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Kabul 20 July 2016 – Ministry of Economy (MoEc) of the Government of the Islamic Republic of Afghanistan and United National Population Fund (UNFPA), other government ministries, national and international organizations and Afghan school girls marked the World Population Day this year by highlighting the situation of teenage girls and the importance of empowering to participate in the development of their society

The theme of the World Population Day 2016 which “Investing in Teenage Girls” is aimed to for a world that is more just, stable and peaceful.  

“Afghanistan for sure has seen significant improvements in regards to girls’ education and their participation, however, we agree that more efforts are required to meet the sustainable development goals and the Afghan Government is committed to doing more for an Afghanistan that should contribute to planet 50-50 by 2030”, said H. E. Dr. Mohammad Ismail Rahimi, Deputy Minister of Economy. 

“In Afghanistan, 57 percent of girls are married before the age of 19, about 40 percent are married at an age between 10 to 13 years, 32 percent at age 14, and 27 percent at age 15. Girls in Afghanistan are more prone to early marriage, a harmful traditional practice, which perpetuates the cycle of poverty and gender inequalities within the society, and greatly impinges on the human rights of girls. This is a challenge and shall be a barrier for girls’ education unless we work hand in hand and do something about it,” said Dr. Bannet Ndyanabangi, UNFPA Country Representative for Afghanistan.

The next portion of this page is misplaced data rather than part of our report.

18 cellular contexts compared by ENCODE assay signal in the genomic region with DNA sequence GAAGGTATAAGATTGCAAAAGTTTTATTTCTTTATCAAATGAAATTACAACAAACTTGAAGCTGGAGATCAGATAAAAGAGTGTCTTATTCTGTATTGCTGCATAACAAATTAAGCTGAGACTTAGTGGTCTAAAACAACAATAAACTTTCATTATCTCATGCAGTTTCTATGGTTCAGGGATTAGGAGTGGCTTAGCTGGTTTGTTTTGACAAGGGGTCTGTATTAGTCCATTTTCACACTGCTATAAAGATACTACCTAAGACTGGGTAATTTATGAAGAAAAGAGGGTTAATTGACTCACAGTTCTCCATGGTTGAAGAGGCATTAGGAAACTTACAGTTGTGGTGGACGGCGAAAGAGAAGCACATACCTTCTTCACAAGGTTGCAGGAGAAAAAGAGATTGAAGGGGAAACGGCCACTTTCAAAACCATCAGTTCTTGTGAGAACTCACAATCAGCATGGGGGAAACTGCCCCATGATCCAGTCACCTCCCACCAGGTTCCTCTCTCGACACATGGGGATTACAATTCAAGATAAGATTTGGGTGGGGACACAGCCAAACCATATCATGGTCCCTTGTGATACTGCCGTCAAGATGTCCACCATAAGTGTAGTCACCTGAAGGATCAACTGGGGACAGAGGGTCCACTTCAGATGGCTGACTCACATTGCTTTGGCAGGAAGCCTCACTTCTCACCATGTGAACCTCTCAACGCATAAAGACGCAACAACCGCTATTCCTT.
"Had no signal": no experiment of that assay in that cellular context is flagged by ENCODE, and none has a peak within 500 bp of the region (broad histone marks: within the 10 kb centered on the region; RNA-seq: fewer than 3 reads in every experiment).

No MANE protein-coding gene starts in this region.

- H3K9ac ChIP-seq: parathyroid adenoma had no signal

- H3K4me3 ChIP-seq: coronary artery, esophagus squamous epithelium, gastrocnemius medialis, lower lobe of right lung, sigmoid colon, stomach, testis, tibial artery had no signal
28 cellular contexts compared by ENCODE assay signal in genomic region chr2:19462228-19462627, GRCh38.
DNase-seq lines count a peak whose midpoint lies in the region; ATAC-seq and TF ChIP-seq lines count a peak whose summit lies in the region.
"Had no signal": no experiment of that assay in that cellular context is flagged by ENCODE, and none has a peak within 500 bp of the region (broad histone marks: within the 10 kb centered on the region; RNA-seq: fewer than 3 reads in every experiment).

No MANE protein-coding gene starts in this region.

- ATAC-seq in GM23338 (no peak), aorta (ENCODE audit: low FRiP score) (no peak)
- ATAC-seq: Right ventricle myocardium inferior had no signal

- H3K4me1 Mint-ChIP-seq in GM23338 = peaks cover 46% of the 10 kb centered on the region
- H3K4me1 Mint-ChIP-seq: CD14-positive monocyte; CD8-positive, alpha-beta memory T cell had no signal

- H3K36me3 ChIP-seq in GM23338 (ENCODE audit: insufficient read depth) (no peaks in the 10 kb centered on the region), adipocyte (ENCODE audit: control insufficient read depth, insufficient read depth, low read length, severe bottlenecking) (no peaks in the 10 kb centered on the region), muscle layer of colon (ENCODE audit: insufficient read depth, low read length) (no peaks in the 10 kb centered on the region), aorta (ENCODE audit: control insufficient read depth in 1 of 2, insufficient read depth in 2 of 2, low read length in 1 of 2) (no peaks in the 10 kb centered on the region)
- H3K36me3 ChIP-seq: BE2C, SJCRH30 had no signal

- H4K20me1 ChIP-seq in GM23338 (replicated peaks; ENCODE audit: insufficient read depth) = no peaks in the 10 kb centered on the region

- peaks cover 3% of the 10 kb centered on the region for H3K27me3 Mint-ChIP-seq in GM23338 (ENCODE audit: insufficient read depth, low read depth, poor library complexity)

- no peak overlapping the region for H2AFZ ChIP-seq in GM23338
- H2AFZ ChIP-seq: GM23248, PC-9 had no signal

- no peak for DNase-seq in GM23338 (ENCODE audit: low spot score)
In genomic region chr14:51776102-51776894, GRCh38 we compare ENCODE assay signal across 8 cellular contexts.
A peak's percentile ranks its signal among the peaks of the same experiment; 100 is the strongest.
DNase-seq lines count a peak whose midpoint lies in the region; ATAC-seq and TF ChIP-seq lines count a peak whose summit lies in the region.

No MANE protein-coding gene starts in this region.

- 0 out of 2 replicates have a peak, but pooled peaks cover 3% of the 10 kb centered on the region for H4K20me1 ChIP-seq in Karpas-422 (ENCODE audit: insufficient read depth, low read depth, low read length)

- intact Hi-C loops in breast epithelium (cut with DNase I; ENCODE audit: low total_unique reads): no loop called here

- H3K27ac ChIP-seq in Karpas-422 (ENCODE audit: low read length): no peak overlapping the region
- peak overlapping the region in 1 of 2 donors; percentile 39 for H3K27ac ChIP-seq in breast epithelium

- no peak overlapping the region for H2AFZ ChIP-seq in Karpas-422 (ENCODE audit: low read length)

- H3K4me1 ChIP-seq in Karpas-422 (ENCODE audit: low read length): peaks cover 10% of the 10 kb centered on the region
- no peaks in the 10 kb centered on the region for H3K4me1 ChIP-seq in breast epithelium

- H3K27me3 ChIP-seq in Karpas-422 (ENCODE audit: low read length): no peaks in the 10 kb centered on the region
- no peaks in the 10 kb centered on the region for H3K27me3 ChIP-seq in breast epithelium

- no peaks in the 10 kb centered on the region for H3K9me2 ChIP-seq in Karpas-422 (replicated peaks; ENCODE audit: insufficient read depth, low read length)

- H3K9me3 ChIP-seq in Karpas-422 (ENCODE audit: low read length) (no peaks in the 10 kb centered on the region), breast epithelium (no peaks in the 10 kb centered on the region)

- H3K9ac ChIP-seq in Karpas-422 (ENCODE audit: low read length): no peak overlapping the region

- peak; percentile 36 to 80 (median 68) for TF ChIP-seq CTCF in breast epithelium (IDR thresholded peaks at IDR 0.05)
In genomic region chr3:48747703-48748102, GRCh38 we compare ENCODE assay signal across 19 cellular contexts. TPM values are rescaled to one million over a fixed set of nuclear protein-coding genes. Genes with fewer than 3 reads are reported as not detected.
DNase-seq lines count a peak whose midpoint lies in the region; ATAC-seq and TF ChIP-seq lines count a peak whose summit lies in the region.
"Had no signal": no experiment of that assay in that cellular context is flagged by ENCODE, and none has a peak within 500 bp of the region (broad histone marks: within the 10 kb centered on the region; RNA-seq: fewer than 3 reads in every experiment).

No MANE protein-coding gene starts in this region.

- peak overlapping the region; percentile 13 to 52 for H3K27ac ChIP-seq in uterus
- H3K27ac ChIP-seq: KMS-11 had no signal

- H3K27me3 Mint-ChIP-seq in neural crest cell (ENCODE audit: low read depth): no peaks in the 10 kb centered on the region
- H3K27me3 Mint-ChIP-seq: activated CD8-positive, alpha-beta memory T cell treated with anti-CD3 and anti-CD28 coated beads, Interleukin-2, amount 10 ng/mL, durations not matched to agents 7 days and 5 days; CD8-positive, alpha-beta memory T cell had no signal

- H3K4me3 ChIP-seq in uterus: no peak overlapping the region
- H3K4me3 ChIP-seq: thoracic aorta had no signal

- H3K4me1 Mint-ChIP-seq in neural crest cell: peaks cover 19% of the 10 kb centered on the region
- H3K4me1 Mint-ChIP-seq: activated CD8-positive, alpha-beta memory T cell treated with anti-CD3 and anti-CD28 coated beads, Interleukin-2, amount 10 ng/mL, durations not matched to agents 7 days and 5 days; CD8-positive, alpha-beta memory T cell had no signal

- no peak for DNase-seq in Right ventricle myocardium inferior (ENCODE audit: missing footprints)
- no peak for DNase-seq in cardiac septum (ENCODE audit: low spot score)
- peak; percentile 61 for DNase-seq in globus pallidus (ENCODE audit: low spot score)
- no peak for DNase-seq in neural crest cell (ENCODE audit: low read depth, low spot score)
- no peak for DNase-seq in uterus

According to 2014 data from Central Statistics Organization of Afghanistan a total of 9.2 million Afghans are enrolled in any type of formal education, that includes primary, secondary, high school, vocational school, night school  etc, of which 3.6 million are female that is 39.5% of the total 9.2 million.

On the other hand, as far as attendance in higher education or university is concerned not only does the total number of attendance for both boys and girls dramatically decrease, but also the gap between boys’ and girls’ attendance increases. Of the 300 thousand boys and girls  enrolled in Universities, only 65 thousand are girls. This means that if the current trend continues, almost 4 out of 5 girls will never have the opportunity to continue education, and may never realize their full potential. These girls that are denied education are more likely to contribute to the continuation of the poverty cycle to the next generation.

The success of the Sustainable Development Agenda depends on how well we support and invest in teenage girls. When countries such as Afghanistan support and invest in youth, especially teenage girls, and create opportunities for them to realize their full potential, such countries are also better able to realize a demographic dividend, which will in turn propel economic growth and combat poverty.

Contact for more information

Ministry of Economy, Directorate of Information and Communication,
phone: 0700484905

United Nations Population Fund Communication Office
Phone: 0729261343